Nadia Raza’s lawsuit against Lane Community College, filed Jan. 21, alleges that the administration failed to protect the tenured instructor from an aggressive student felon and stalker.
Raza’s 19-page complaint, filed in U.S. District Court in Eugene by attorney Jennifer Middleton, is not the first attempt to get the LCC administration to adopt immediate measures to better protect its staff from sexual advances and physical threats from students.
The suit calls for LCC to drastically change its sexual harassment policies, as well as its “unlawful discrimination” based on sex or race. Raza is Pakistani, American and Muslim.
Her lawsuit also seeks economic compensation for her lost work hours — she switched to teaching online classes part-time for the past year and a half — resulting from fear that the student, identified in the lawsuit as “S.S.,” would be able to locate her on the LCC campus. The suit does not detail a dollar amount.
“Nadia’s frustration, to put it mildly, with the administration is consistent with a pattern we’ve seen for years,” says LCC’s faculty union president Jim Salt. “We’ve had a long-standing issue with the administration in how they respond to situations like this, where faculty members are facing harassment or threats from students.”
Salt, who works as an instructor in the Sociology Department with Raza, watched in 2014 as Raza stopped being able to hold office hours, stopped signing up to teach in the classroom and eventually moved out of her own home after multiple run-ins with the stalker.
The administration, the suit alleges, consistently refused to give Raza information about S.S., including his enrollment status and whether he had been kicked off campus. This made it difficult for Raza to attain documentation for a restraining order.
It wasn’t until three months into Raza and others sending emails to the administration, the suit says, that LCC Public Safety performed a background check on the student and found he was a convicted felon with multiple restraining orders. Raza obtained her own restraining order against S.S. in late April 2014.
S.S. was arrested on May 5 of that year at an apartment complex, where he told police he was looking for Raza, the suit says.
Salt says, “She was looking for ways to try to minimize her susceptibility to attack. As a friend and colleague, I was very concerned for her.”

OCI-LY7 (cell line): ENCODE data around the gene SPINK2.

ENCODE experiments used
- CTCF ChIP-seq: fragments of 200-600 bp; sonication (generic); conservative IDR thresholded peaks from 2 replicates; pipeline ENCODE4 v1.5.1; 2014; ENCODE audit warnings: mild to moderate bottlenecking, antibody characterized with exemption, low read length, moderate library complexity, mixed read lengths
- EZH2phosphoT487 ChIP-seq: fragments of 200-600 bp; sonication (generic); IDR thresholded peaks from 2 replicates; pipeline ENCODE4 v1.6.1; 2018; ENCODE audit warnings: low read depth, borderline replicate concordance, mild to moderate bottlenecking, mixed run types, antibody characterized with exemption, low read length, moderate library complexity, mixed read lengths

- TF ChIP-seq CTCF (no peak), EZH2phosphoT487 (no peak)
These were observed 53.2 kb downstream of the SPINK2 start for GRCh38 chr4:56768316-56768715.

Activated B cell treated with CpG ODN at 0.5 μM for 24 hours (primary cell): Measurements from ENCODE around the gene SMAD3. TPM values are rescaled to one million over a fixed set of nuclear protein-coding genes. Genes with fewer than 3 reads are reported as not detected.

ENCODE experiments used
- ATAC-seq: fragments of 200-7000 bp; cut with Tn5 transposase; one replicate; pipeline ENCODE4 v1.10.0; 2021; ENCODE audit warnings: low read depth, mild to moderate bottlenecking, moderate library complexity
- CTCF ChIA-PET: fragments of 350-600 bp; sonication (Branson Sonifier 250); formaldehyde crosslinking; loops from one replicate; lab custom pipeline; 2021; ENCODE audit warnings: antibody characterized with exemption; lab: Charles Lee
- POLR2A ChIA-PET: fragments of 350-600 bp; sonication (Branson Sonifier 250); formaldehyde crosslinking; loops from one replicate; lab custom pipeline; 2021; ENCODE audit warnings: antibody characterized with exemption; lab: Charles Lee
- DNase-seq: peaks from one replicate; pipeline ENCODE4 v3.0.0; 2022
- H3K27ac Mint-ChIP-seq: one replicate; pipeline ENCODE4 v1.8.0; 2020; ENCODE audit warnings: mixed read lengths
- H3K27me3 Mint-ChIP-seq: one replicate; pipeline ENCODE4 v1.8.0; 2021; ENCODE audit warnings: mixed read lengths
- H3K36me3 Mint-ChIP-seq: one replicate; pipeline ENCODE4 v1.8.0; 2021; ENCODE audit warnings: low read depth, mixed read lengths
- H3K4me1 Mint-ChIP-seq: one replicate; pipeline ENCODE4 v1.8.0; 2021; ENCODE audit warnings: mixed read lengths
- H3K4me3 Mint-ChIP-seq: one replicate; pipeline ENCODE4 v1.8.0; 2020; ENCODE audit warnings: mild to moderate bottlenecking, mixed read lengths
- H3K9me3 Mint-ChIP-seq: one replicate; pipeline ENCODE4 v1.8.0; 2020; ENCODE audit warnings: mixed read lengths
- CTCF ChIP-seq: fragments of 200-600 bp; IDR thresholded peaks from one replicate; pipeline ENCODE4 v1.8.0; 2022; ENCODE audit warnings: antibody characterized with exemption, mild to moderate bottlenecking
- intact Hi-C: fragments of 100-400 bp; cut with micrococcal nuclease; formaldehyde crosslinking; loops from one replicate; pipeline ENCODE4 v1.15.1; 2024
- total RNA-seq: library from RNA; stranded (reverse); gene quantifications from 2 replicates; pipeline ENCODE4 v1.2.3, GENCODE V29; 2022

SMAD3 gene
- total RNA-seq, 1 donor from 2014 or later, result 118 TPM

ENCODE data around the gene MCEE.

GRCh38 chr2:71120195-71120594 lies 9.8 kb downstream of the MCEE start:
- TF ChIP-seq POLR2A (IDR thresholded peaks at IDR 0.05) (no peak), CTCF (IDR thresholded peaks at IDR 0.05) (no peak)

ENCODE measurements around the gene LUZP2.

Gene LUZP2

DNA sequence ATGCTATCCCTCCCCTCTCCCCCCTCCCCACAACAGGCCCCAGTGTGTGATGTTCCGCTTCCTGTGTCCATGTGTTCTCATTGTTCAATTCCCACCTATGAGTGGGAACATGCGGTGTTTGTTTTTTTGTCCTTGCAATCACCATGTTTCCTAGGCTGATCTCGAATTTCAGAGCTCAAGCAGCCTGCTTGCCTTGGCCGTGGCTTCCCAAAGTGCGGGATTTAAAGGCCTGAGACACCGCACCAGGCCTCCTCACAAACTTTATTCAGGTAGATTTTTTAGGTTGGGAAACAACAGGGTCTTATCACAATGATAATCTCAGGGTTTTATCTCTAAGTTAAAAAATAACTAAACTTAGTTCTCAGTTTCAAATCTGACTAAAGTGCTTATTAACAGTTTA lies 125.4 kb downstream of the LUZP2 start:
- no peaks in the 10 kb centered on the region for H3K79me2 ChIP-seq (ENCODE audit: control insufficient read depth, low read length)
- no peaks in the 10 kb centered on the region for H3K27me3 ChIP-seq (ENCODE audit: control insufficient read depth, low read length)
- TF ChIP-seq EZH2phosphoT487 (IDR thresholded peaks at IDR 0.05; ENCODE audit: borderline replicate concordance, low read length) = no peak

Raza’s complaint alleges that, at one point, “LCC gave Nadia Raza a pre-printed ‘personalized safety plan’ that was designed for domestic violence victims. The pamphlet contained advice like keeping loose change with her at all times in case she had to make an emergency phone call.” Another suggestion was to download a “safety-related app recommended by Dr. Phil for her phone.”
In April 2014, the faculty union, Lane Community College Education Association, pushed through a bargaining agreement for faculty that spells out the same concerns addressed in Raza’s lawsuit: Faculty members don’t feel protected or informed against sexual harassment from students.
“If you make a complaint or ask for help, the administration is very forceful in telling you that you aren’t allowed to talk about this with anybody else, because to do this would violate the confidentiality agreement,” Salt says.
When Raza was receiving almost daily emails from the student stalker, four other LCC instructors had already reported similar disturbing emails from the same student. But because of the administration’s policy, only two of the four women even knew about the others’ situation.
“It wasn’t broadly known,” Salt says.
The union’s bargaining agreement was eventually written into the faculty’s contract in the spring of 2014. “The key piece allowed the faculty member to request a different assignment if the administration hadn’t solved the issue. It’s a fallback position,” Salt says.
Salt sent out a faculty-wide email on Jan. 22 in support of the lawsuit, writing that “the association strongly supports Nadia’s courageous refusal to let the administration avoid their responsibilities …”
LCC declined to comment on the case. “We don’t comment at all on lawsuits or pending litigation,” says Joan Aschim, public information officer for LCC.
Middleton tells EW that her legal team sent out a press release to the media about the lawsuit to “start a conversation.”
“It’s an important issue that I think the community needs to know about, particularly after [the] UCC [shootings] and the concerns about safety on campus,” Middleton says.
EDITOR’S NOTE: The lawsuit discusses that Nadia Raza’s stalker attempted to contact Raza via EW. Raza has written viewpoints for this paper. Jennifer Middleton, Raza’s lawyer in the suit, is part of Johnson, Johnson and Schaller, the law firm of EW co-owner Art Johnson.